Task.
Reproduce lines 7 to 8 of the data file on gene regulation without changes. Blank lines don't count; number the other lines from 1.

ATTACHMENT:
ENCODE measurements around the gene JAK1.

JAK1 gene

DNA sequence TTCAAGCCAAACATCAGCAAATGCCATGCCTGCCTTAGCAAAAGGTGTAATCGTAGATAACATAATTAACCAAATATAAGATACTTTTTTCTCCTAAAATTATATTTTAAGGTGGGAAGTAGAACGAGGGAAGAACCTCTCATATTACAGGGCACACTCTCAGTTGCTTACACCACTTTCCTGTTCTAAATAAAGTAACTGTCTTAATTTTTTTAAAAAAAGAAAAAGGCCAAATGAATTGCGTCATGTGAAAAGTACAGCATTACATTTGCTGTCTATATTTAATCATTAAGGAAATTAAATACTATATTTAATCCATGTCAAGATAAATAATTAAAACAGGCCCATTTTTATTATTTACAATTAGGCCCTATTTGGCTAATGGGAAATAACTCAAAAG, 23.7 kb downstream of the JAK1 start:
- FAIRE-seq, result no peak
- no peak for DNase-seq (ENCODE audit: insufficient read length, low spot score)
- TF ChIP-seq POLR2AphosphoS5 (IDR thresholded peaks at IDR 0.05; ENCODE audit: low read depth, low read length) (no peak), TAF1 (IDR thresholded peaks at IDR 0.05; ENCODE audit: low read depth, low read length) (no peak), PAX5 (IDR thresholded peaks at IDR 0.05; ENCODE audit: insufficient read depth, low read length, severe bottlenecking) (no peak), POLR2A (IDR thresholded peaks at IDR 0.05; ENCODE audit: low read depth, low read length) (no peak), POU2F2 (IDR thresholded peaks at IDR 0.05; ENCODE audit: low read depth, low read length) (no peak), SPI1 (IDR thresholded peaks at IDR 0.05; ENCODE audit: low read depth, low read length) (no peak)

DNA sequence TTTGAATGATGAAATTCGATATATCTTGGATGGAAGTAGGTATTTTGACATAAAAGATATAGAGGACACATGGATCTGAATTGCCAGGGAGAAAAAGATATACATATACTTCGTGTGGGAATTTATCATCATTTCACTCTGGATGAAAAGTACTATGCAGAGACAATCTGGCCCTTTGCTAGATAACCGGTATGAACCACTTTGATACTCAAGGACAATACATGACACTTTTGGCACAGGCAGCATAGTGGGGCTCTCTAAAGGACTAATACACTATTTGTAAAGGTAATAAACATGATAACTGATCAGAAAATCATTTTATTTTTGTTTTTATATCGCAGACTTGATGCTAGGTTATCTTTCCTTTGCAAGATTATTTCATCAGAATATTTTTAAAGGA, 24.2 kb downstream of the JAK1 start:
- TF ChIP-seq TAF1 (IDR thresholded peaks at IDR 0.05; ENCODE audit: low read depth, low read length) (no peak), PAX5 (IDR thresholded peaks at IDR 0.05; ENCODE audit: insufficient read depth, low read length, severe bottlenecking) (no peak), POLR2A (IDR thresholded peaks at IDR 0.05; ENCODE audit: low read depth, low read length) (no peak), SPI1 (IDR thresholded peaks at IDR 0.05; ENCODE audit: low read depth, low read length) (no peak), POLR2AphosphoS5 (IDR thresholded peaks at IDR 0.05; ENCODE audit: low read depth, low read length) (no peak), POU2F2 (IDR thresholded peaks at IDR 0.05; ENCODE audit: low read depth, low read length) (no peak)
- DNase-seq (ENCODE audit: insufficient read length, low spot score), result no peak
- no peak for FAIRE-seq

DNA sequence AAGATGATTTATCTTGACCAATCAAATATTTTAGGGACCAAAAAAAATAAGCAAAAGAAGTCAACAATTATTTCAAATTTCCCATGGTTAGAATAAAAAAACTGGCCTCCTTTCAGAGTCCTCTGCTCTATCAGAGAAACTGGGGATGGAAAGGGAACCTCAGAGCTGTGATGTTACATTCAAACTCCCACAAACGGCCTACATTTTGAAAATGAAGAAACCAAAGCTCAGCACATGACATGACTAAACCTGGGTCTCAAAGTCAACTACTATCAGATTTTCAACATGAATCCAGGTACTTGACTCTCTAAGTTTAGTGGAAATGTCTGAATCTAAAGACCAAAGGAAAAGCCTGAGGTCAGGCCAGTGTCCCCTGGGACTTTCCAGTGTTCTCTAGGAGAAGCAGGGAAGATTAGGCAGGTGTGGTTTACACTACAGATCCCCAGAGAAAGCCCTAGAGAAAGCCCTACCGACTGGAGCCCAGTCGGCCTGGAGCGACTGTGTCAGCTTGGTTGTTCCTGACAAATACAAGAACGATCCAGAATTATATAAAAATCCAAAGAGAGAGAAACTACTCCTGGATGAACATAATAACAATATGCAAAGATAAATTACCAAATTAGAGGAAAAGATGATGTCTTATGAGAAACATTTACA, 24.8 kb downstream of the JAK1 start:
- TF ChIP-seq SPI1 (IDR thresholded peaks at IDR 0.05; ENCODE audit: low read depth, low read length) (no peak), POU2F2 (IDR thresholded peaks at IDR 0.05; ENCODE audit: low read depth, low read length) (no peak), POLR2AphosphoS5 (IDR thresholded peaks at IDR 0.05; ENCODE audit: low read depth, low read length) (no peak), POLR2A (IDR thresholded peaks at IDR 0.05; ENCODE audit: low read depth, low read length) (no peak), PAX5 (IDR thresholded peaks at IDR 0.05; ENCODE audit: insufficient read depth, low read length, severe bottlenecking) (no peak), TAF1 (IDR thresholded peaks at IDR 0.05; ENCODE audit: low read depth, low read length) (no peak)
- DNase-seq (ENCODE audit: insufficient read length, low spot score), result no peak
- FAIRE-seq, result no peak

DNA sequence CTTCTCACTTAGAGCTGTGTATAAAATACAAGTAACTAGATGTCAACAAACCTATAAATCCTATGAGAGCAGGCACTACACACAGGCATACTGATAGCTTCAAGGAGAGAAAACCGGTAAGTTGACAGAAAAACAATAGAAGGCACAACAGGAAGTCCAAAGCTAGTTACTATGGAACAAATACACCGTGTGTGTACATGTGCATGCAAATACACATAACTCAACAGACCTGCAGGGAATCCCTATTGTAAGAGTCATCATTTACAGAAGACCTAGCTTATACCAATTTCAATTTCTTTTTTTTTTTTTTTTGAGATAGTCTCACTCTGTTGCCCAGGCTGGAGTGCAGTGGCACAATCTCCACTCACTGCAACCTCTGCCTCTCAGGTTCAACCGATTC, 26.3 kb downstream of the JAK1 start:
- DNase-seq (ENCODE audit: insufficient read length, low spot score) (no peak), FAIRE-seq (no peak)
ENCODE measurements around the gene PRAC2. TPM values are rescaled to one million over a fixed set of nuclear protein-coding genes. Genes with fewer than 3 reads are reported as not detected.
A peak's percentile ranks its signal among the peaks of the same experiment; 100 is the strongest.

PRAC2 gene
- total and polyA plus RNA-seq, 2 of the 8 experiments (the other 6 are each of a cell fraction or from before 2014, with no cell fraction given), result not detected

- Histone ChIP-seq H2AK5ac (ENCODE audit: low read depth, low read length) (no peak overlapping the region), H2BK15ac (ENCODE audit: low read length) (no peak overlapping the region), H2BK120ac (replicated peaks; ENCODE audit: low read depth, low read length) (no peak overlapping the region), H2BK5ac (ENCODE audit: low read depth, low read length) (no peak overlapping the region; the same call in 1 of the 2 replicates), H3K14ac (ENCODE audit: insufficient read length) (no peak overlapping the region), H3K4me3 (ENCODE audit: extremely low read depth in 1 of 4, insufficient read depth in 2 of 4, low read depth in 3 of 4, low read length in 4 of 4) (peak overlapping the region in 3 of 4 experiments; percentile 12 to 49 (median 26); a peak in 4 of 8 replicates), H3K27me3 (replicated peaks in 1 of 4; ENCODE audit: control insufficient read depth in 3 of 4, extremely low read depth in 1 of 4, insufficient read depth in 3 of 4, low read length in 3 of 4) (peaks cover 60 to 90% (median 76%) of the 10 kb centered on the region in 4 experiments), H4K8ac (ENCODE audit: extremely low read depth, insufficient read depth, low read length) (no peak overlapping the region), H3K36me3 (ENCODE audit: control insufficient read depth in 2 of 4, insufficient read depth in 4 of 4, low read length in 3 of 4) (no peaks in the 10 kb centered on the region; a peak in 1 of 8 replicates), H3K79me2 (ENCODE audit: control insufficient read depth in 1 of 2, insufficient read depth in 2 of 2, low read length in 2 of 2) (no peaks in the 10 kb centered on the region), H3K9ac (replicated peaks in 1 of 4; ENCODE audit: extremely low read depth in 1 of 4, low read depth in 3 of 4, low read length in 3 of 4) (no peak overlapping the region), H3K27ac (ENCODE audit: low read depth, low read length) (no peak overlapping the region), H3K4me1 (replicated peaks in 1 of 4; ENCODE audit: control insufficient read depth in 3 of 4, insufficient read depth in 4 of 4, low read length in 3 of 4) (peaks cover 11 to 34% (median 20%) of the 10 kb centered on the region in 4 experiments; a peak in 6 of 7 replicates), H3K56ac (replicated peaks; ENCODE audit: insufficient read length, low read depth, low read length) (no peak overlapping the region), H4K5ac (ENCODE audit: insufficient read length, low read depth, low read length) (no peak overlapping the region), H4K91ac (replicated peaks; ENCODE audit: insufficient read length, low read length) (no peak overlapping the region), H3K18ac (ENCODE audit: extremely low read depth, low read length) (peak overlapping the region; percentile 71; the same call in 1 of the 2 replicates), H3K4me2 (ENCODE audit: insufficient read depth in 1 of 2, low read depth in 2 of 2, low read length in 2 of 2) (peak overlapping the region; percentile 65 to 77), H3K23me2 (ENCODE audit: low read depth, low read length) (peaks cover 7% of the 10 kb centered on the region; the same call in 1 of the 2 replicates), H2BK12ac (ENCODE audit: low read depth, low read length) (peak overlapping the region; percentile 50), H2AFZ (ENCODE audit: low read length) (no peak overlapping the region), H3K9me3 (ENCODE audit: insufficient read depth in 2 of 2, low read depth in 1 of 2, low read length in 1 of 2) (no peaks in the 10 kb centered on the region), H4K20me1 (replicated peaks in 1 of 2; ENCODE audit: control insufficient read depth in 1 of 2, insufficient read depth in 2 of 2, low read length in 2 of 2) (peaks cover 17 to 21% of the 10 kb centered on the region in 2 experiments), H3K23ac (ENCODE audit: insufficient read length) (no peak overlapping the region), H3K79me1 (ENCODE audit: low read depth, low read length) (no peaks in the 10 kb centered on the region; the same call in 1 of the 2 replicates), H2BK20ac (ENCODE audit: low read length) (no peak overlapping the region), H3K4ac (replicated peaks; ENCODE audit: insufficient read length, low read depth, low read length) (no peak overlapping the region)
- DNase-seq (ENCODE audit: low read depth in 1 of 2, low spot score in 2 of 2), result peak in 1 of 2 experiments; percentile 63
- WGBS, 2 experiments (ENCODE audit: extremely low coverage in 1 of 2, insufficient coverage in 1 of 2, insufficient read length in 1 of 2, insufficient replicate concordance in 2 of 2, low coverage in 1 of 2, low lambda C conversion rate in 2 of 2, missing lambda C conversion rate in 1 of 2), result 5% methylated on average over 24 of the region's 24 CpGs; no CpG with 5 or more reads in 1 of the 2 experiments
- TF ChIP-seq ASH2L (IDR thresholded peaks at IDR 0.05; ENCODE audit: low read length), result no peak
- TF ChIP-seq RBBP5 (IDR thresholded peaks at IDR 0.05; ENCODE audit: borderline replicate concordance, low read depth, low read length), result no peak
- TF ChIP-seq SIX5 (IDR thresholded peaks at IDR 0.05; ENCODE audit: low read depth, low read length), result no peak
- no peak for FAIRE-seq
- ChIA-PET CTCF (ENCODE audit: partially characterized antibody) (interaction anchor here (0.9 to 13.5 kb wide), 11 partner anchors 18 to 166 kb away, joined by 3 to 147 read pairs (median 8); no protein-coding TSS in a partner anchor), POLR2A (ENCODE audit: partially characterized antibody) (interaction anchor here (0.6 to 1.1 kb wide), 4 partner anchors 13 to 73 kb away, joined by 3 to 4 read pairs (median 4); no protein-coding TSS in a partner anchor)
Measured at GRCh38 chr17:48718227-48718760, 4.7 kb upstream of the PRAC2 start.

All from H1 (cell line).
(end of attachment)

DNA sequence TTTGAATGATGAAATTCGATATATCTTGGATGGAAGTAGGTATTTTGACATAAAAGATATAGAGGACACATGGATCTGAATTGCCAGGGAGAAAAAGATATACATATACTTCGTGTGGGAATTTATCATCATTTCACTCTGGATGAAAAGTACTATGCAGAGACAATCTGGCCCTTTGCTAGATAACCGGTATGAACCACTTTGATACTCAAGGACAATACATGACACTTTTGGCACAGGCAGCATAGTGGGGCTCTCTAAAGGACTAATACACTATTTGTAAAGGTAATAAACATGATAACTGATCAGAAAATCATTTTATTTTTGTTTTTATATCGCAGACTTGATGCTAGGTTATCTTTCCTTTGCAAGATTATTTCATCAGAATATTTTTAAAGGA, 24.2 kb downstream of the JAK1 start:
- TF ChIP-seq TAF1 (IDR thresholded peaks at IDR 0.05; ENCODE audit: low read depth, low read length) (no peak), PAX5 (IDR thresholded peaks at IDR 0.05; ENCODE audit: insufficient read depth, low read length, severe bottlenecking) (no peak), POLR2A (IDR thresholded peaks at IDR 0.05; ENCODE audit: low read depth, low read length) (no peak), SPI1 (IDR thresholded peaks at IDR 0.05; ENCODE audit: low read depth, low read length) (no peak), POLR2AphosphoS5 (IDR thresholded peaks at IDR 0.05; ENCODE audit: low read depth, low read length) (no peak), POU2F2 (IDR thresholded peaks at IDR 0.05; ENCODE audit: low read depth, low read length) (no peak)